The rate of inflation was marked and broadly in line with its long-run average.
But the looming shadow of Brexit meant firms were the most pessimistic about future prospects in almost six years.
The U.K. manufacturing outlook darkened during October, according to the latest IHS Markit PMI survey, as "trade tensions" and "Brexit uncertainty" led to a decline in new orders and employment among the nation's industrial firms.
Manufacturers reported greater pressure on capacity, with backlogs declining only fractionally and at the weakest pace in the current 14-month sequence of contraction.
Policymakers at the European Central Bank are expected to shutter their 2.6 trillion euro bond-buying programme by the end of the year and the latest survey of purchasing managers will likely make uncomfortable reading.
"Another positive note is that input costs and output pricing inflation, while still high, have eased, which is another area that has been piling the pressure on to the sector", continued Johnson. Some firms mentioned intense competition in the market, and delayed final decisions from clients.
It could have a "negative impact" on fourth-quarter growth, they said.
"Alongside muted new project intakes, firms highlighted uncertainty related to Brexit and the economy as undermining confidence", IHS Markit said.More news: NFL Cheerleader Kneels for National Anthem Before San Francisco 49ers Game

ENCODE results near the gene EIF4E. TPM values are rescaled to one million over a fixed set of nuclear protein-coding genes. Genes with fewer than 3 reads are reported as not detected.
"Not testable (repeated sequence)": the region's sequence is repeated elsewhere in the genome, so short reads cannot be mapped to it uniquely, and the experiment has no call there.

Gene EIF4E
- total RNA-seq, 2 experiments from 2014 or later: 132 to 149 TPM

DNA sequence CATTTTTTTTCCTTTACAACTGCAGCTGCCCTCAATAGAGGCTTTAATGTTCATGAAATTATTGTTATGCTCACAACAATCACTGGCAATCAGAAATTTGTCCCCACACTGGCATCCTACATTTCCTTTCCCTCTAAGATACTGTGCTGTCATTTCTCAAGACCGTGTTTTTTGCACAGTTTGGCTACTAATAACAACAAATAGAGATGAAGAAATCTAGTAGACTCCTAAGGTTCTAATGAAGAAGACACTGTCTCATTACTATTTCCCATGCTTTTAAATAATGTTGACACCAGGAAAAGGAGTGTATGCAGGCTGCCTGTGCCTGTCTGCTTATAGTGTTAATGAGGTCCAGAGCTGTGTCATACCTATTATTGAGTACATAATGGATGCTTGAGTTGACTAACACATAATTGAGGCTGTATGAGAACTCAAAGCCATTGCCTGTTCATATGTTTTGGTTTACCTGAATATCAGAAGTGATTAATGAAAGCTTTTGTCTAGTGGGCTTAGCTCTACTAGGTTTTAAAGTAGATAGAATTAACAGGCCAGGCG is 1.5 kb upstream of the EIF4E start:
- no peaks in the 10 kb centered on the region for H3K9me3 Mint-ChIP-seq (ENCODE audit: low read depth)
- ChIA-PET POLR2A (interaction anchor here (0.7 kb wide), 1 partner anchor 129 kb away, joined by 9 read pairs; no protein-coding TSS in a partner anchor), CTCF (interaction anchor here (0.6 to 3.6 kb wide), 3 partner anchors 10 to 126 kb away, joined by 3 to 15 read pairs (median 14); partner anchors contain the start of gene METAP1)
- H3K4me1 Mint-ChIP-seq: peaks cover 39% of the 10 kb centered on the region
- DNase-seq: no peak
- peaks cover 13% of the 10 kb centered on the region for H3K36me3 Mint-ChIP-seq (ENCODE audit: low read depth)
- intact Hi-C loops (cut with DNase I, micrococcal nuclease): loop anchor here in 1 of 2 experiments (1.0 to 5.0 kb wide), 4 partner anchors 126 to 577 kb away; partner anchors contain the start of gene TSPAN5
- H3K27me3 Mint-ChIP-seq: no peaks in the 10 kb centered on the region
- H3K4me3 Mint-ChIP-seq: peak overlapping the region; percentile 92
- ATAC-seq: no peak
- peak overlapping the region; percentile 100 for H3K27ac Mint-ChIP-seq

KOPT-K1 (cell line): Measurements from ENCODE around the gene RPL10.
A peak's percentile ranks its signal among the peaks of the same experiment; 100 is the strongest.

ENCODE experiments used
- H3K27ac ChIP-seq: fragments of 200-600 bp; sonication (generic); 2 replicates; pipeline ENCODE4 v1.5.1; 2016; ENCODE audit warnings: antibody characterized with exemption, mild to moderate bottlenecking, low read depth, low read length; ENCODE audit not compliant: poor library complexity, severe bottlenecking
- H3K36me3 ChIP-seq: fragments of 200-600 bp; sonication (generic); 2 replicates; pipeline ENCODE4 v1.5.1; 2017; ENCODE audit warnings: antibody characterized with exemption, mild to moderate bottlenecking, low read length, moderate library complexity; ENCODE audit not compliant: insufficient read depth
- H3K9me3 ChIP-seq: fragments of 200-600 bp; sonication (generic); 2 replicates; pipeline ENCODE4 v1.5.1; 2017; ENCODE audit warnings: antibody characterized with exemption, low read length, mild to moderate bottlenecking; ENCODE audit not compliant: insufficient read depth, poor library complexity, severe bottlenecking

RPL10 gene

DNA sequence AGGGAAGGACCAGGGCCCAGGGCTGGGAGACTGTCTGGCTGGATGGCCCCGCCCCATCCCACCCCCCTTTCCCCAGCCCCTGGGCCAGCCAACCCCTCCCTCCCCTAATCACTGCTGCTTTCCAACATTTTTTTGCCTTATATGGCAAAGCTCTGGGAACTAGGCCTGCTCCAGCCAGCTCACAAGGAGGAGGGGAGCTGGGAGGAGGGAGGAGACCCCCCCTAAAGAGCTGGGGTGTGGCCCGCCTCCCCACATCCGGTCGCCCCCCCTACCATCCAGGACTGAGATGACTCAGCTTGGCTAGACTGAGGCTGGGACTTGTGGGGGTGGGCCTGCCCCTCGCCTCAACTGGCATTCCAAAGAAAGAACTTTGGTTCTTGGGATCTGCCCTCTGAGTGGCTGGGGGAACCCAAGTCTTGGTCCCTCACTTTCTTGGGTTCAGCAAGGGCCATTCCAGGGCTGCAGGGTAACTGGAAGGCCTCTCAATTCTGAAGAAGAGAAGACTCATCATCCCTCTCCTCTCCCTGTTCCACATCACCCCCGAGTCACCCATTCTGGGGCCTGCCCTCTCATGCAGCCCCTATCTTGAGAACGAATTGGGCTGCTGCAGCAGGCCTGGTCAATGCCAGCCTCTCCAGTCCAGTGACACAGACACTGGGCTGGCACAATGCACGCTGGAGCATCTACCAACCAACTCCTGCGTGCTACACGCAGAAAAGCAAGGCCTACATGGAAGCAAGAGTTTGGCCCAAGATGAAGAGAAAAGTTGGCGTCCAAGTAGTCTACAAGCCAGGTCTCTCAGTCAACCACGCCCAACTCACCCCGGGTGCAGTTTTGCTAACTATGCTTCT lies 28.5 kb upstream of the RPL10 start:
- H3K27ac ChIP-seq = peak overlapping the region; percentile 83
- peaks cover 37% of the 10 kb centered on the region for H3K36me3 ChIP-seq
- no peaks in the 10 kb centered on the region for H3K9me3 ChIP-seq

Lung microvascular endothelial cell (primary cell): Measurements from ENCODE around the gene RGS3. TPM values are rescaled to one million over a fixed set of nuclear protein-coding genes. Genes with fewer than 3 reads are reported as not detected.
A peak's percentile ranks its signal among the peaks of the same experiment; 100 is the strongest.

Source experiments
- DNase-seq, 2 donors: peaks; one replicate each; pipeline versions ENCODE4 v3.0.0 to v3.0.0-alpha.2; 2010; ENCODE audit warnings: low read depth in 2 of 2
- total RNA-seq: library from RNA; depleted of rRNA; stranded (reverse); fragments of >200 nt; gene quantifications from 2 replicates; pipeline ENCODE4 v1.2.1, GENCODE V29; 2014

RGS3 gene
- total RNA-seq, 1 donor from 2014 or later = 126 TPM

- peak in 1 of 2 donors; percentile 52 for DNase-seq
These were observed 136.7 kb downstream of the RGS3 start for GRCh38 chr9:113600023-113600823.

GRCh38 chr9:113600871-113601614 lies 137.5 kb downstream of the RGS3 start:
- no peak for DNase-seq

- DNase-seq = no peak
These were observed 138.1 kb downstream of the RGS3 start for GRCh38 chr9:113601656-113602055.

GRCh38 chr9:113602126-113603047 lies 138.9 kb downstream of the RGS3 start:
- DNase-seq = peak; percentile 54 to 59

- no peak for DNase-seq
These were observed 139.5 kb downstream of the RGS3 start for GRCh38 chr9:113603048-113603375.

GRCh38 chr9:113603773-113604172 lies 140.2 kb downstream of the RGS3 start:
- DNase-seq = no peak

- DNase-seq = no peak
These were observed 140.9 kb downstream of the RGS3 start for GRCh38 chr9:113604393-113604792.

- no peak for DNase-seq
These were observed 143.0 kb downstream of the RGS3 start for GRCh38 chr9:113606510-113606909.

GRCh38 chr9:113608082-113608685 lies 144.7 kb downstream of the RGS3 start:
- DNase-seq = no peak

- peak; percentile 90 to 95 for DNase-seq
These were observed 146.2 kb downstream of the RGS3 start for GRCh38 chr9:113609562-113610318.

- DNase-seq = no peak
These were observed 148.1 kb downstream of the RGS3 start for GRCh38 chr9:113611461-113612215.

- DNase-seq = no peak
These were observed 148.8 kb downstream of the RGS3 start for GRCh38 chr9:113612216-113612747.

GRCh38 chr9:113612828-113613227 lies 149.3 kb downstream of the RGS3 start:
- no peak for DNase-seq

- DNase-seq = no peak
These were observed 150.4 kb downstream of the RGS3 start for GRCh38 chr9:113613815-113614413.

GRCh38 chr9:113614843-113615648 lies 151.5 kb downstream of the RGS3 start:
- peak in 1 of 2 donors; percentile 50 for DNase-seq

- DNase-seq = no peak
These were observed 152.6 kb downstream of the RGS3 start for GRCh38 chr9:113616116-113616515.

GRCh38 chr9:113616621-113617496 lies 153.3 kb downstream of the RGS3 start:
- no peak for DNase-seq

The comprehensive PMI output index was 53.1 percent for October, falling 1.0 percent from September's tally.
Civil engineering in October grew at the strongest pace since July previous year, offsetting the weakest growth in housebuilding and commercial construction in seven and five months, respectively.
An index reading of above 50 indicates an overall increase in economic activity, or growth, and below 50 an overall decrease. Anecdotal evidence pointed to transport shortages across North America and shipping delays at ports following typhoons in Asia.
A PMI of more than 50 points represents expansion in the manufacturing sector, and below that, contraction. The rate of increase reached a three-month high and was largely linked to higher raw material and metal prices stemming from the ongoing effects of tariffs. It showed construction output up 0.3% year-on-year in September following a dip of 0.7% month-on-month in August.
"The manufacturing sector saw a strong start to the closing quarter of 2018, with new order inflows rising sharply and business optimism spiking higher in an encouraging sign that firms expect the good times to continue into 2019".
The trend was worse in the United Kingdom, with manufacturing growth there now at the slowest level since the aftermath of the Brexit vote in 2016.
"The slowdown in the housing sector as the main driver of recent growth was unsurprising given the poor performance in United Kingdom house sales".
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